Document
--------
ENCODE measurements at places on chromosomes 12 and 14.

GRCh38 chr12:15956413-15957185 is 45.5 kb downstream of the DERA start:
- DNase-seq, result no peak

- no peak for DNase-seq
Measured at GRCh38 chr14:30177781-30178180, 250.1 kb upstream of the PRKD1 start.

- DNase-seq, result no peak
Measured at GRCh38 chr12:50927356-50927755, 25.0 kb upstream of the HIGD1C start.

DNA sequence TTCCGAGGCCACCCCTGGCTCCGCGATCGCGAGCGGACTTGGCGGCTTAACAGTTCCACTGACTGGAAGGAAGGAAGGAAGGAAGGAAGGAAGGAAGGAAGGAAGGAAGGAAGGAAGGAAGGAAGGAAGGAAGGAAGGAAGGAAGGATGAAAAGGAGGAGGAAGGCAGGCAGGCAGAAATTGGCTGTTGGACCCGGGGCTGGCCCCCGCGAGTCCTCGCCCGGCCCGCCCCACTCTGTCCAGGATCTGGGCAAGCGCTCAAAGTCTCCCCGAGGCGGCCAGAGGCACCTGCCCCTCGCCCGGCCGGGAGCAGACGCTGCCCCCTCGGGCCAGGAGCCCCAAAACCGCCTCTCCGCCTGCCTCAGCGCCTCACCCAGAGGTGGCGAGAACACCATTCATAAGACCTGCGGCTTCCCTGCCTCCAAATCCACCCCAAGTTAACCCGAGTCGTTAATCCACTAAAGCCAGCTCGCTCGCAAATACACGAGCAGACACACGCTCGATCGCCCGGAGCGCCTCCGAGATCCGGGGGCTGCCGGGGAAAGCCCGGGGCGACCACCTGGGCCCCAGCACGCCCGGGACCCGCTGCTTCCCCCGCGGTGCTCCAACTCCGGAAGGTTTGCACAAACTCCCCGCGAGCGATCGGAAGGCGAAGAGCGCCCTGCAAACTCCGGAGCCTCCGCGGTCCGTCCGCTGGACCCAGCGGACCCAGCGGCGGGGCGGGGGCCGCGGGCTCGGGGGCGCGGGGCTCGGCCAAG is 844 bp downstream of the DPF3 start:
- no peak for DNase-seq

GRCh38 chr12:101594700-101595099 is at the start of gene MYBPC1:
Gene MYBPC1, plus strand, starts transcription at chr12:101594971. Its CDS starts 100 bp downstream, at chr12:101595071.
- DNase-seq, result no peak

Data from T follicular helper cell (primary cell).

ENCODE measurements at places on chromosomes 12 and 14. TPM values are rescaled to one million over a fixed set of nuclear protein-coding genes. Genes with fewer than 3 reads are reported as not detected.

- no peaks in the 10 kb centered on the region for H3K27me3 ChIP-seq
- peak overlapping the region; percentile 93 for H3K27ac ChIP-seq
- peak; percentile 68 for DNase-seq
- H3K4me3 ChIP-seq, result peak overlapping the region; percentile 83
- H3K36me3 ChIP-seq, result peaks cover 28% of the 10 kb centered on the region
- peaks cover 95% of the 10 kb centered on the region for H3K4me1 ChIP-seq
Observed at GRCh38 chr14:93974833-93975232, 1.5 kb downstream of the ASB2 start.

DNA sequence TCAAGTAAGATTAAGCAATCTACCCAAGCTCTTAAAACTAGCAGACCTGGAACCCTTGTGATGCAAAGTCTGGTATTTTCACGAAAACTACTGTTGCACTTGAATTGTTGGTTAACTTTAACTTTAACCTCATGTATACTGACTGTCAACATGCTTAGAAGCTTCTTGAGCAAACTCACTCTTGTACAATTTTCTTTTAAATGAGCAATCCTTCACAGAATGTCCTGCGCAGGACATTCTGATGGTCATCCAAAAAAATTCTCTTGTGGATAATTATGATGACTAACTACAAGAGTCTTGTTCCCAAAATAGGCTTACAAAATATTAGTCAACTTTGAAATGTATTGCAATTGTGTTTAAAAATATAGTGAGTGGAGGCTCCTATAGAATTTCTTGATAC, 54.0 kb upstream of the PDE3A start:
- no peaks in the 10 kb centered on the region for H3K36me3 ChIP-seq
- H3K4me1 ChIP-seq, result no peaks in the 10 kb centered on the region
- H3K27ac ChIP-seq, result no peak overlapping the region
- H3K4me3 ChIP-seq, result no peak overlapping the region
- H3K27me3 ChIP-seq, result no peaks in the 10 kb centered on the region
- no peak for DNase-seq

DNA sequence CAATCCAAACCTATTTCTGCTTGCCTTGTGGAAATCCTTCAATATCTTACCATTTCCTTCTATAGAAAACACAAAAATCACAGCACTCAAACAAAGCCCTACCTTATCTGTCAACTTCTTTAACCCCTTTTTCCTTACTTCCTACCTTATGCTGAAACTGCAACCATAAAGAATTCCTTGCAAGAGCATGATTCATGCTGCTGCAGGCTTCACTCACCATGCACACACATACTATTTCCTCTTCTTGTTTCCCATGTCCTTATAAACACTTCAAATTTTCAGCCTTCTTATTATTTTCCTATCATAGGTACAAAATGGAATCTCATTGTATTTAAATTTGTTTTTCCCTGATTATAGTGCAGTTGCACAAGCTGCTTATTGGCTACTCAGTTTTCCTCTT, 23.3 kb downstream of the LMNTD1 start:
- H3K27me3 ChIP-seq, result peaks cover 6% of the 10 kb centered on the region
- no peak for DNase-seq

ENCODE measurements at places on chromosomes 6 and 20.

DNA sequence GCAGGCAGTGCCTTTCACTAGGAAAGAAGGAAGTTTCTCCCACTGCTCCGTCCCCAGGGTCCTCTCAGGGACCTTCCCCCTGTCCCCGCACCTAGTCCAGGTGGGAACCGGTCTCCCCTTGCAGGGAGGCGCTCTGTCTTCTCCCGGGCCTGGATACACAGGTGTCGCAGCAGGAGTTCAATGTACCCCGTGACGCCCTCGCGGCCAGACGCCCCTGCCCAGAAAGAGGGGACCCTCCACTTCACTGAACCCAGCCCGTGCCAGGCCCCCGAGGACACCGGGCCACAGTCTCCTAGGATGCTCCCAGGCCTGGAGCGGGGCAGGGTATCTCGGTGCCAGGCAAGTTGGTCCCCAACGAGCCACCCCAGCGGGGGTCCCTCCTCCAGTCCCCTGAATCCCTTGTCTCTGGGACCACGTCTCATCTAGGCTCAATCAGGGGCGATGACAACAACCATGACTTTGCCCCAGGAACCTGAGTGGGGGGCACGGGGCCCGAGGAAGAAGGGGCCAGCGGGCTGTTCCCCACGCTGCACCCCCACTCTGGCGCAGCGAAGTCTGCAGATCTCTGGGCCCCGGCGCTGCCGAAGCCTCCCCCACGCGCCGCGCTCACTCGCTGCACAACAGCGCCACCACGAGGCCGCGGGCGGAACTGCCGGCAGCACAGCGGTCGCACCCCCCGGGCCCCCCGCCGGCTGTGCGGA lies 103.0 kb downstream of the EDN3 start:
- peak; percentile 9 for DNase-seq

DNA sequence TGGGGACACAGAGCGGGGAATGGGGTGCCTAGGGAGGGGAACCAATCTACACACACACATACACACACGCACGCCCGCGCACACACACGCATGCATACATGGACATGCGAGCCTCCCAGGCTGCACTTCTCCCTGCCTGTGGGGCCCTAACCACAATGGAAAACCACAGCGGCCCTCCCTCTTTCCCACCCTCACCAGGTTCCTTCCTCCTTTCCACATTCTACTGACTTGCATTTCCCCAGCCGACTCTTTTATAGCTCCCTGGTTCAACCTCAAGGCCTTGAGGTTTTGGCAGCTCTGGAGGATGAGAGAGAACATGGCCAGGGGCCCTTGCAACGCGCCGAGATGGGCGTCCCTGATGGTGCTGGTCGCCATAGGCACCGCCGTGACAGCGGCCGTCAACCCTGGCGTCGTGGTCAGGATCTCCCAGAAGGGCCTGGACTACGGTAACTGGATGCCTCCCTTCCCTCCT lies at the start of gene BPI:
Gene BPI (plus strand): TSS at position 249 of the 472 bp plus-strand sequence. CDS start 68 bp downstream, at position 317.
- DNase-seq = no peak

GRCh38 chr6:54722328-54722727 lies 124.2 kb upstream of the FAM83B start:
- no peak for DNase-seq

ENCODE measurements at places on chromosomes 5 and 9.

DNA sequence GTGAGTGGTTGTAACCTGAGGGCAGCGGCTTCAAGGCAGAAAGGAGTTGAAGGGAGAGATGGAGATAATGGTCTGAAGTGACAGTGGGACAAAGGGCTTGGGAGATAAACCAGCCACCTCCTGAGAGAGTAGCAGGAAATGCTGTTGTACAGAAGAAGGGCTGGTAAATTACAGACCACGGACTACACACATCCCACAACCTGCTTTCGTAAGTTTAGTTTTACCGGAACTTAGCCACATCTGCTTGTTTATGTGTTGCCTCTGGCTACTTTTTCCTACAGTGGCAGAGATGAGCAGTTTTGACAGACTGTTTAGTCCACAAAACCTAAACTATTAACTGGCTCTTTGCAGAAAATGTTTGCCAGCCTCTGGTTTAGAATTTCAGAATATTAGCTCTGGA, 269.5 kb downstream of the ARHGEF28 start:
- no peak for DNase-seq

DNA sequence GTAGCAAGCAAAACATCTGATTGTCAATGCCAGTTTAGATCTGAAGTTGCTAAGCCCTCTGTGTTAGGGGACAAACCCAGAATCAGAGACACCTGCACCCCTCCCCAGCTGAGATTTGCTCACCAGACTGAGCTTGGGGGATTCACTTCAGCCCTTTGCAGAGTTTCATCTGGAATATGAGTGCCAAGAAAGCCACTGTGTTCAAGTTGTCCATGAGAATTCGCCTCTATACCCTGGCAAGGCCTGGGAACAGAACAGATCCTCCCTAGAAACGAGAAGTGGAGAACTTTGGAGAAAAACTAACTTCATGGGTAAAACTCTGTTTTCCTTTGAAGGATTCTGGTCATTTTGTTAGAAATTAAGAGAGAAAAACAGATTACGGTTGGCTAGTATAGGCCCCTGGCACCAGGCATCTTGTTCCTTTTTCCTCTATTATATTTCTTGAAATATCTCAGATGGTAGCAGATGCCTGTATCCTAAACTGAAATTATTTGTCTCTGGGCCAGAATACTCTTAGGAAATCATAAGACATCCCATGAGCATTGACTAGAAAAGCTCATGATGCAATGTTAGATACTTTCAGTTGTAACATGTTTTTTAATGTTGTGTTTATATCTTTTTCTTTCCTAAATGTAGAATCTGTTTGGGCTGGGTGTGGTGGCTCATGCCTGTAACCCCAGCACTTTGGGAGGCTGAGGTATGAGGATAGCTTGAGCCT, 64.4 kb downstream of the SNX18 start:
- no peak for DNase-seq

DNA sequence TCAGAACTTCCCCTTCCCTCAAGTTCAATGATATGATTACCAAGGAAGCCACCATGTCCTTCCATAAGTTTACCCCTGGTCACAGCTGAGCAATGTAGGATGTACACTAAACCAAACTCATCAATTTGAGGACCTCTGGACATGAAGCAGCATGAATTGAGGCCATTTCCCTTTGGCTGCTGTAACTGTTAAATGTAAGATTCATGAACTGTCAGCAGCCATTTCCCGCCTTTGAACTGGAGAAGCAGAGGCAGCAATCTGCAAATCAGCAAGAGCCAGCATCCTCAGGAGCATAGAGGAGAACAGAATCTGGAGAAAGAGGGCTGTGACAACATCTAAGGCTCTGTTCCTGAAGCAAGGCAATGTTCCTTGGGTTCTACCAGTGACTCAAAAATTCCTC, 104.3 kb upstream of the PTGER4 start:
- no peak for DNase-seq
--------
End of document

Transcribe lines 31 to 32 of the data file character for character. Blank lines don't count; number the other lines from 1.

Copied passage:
- no peak for DNase-seq

ENCODE measurements at places on chromosomes 6 and 20.